# Money in the Bank

### Summary

Students will play a game involving the creation of different coin combinations using pennies, nickels, dimes, and quarters. This lesson is part of the Unit Plan “What’s it Worth?

• Cent
• Nickel
• Dime
• Quarter

• Generic

### Objectives

• Students will determine coin combinations for specific amounts.
• Students will recognize and express the value using cent notation of penny, nickel, dime, and quarter.
• Students will add coin amounts together.

• Math

• Kindergarten

### Class Time

Sessions: One
Session Length: 20-30 minutes
Total Length: 0-45 minutes

• Pairs

### Terms and Concepts

• Cent
• Coin combinations
• Counting
• Dime
• Math games
• Money
• Nickel
• Penny
• Quarter

### Materials

For each pair of students:

• Coin/value card sets with coin amounts written on one side and the minimum number of coins required to make the combination listed on the other side (for example, 45 cents/3 coins). Photocopy one set of 8 per page and laminate for durability.
• A handful of play coins of each denomination (pennies, nickels, dimes, and quarters)

For each student:

• A container to be the “bank”
1. Divide the class into pairs of students and distribute materials to each pair.
2. Explain the following rules to the students: One player chooses a card and names the exact combination of coins that is needed to match what is shown on the card. The player then creates this combination with play coins. Their partner checks to make sure the coin amount is correct. The first player then puts the coins into his or her bank.
3. Play alternates and continues until four turns are completed for each player.
4. The players add up the amount in the banks. The winner is the person with the most money in the bank. (Alternately, the winner could be the player who completed the most turns correctly.)

### Differentiated Learning Options

For less advanced students, work only with one coin denomination at a time. Create cards that only list the coin amounts and have the students build that combination using only the denomination being discussed.

You can check students’ understanding by giving them a worksheet with the same amounts and combinations that are on the cards. Students can record their own answers on the worksheet.

There are no related resources for this lesson plan.

This lesson plan is not associated with any Common Core Standards.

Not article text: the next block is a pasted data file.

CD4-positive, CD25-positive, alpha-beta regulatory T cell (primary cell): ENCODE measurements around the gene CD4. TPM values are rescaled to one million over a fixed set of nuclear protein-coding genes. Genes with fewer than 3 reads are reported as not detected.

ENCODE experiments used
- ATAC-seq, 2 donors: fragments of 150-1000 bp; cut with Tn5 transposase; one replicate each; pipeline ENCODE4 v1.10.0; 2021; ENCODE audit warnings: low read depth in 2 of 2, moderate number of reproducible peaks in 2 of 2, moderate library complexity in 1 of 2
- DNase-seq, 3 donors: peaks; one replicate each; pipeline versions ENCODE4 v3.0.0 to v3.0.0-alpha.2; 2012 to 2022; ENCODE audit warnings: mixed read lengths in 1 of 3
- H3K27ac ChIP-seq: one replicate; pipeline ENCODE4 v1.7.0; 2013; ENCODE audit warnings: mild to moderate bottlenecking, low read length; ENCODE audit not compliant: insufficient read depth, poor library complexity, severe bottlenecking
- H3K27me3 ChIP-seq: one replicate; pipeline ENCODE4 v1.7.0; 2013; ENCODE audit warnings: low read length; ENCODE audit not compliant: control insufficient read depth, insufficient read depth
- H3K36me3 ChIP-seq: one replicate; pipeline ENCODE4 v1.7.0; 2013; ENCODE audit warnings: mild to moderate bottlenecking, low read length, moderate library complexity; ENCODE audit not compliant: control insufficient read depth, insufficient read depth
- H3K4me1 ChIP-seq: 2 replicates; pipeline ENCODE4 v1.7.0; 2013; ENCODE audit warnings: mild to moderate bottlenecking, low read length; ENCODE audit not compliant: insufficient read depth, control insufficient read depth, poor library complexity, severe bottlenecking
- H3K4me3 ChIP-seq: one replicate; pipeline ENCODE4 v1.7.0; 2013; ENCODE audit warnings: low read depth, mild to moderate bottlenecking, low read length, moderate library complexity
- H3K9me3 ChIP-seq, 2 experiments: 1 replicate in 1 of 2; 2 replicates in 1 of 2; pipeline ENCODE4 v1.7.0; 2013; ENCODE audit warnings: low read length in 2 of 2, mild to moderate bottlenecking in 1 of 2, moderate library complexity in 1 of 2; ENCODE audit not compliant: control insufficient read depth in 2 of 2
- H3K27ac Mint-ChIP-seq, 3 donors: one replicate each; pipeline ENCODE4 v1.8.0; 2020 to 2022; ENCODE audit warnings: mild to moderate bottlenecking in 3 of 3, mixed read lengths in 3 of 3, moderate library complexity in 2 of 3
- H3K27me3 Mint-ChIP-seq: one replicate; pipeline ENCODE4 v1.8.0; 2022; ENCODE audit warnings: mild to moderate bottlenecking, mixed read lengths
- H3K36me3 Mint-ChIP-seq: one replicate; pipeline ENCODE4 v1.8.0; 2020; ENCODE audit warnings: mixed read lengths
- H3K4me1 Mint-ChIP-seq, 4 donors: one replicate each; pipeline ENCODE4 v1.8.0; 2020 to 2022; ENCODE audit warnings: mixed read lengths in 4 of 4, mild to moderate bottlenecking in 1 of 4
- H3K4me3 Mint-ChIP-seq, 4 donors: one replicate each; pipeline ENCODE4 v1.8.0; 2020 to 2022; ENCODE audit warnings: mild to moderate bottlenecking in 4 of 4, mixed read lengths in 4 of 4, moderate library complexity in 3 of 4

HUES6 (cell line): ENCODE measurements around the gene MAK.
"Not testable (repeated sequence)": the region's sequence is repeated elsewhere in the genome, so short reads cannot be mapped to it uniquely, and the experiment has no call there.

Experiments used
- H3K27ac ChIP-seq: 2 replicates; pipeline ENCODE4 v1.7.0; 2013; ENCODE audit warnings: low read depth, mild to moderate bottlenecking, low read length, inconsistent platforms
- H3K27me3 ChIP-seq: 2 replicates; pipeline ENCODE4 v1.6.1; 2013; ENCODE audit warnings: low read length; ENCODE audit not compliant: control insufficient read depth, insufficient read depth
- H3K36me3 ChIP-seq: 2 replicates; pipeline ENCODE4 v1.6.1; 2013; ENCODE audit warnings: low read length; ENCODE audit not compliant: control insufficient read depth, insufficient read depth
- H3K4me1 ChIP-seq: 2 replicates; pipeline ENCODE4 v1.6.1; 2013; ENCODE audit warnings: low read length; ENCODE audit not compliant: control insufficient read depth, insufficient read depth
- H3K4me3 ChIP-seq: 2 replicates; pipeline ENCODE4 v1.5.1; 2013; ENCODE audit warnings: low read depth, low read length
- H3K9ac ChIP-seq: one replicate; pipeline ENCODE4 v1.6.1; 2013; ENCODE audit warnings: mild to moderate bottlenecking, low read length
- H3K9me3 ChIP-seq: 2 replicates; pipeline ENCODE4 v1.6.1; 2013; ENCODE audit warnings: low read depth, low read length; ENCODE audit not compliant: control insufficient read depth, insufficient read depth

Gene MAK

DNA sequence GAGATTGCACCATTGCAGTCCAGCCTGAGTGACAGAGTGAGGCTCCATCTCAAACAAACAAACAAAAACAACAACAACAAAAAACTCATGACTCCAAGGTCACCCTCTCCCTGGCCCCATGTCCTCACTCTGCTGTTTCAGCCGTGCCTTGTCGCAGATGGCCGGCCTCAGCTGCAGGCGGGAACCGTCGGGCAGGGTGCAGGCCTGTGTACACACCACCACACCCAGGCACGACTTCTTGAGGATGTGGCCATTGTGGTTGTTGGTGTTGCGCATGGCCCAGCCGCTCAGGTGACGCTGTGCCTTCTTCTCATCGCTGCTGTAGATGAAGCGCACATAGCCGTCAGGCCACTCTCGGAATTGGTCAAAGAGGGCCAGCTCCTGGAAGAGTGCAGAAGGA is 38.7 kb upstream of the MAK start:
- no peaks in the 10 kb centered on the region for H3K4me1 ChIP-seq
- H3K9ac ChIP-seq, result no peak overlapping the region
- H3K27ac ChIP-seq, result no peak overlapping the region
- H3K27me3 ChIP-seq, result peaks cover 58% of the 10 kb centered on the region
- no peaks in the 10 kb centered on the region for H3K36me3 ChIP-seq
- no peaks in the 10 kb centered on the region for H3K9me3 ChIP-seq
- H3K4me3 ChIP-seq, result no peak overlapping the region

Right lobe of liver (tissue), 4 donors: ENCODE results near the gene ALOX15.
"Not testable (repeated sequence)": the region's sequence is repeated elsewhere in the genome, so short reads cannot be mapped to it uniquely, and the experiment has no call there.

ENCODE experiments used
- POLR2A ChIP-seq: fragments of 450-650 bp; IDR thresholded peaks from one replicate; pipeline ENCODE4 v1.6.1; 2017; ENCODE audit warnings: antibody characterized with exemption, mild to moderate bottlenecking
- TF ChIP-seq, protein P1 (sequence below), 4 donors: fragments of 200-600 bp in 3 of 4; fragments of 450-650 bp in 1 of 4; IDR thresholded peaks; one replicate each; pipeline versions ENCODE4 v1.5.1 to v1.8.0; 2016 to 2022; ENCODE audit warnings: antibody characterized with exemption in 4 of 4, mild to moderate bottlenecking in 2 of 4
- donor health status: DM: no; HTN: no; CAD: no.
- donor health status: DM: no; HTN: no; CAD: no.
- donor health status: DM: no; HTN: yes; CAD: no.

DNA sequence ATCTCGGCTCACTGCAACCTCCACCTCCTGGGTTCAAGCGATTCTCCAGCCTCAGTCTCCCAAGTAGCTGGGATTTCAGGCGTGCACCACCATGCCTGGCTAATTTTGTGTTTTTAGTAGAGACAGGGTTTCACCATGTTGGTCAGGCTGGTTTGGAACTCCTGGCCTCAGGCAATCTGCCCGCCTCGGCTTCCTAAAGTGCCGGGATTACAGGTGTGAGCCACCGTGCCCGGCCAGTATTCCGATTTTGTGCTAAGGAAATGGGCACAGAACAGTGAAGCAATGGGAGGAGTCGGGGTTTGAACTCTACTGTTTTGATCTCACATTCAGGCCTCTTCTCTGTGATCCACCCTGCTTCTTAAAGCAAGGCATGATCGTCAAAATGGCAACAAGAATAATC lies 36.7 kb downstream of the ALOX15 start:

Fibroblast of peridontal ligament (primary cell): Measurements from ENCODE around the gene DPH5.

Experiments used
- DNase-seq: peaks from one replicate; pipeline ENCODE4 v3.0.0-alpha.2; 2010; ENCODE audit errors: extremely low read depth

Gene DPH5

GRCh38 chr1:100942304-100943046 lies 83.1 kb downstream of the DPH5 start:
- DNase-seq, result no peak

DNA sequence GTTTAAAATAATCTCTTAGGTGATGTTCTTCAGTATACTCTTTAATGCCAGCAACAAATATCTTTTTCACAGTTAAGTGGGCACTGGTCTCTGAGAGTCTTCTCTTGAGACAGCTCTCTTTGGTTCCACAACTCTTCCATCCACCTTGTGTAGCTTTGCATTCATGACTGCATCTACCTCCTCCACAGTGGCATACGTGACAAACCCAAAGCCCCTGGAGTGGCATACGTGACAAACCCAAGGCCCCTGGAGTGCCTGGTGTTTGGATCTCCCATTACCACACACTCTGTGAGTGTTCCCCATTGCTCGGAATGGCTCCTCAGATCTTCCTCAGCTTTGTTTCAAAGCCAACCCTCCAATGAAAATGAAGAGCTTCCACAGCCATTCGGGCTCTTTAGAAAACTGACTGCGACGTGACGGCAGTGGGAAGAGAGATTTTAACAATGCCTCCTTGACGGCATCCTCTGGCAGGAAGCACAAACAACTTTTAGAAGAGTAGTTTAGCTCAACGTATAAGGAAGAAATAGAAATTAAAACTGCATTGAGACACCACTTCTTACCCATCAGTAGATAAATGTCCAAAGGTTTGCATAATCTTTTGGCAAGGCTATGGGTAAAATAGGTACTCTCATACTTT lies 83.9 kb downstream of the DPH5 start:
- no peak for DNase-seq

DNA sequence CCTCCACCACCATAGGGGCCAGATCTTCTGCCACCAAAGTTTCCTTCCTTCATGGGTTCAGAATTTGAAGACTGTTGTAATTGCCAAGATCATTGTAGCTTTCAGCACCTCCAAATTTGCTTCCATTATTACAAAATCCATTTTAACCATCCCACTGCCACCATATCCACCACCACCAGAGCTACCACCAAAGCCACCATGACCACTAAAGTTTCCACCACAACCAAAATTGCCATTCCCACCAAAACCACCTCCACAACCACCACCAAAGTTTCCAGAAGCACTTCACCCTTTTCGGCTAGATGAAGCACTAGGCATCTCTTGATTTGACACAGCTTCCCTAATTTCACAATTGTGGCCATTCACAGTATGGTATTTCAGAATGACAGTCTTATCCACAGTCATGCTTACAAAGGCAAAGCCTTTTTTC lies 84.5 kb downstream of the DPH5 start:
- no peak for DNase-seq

Discipline: Mathematics
Domain: K-2 Number and Operations
Cluster: Compute fluently and make reasonable estimates.
Standards:

In K through grade 2 all students should

• develop and use strategies for whole-number computations, with a focus on addition and subtraction;
• develop fluency with basic number combinations for addition and subtraction; and
• use a variety of methods and tools to compute, including objects, mental computation, estimation, paper and pencil, and calculators.

Discipline: Mathematics
Domain: All Problem Solving
Cluster: Instructional programs from kindergarten through grade 12 should enable all students to
Standards:

• Build new mathematical knowledge through problem solving
• Solve problems that arise in mathematics and in other contexts
• Apply and adapt a variety of appropriate strategies to solve problems
• Monitor and reflect on the process of mathematical problem solving

Discipline: Mathematics
Domain: K-2 Number and Operations
Cluster: Understand meanings of operations and how they relate to one another.
Standards:

In K through grade 2 all students should

• understand various meanings of addition and subtraction of whole numbers and the relationship between the two operations;
• understand the effects of adding and subtracting whole numbers; and
• understand situations that entail multiplication and division, such as equal groupings of objects and sharing equally.

Discipline: Mathematics
Domain: K-2 Number and Operations
Cluster: Understand numbers, ways of representing numbers, relationships among numbers, and number systems.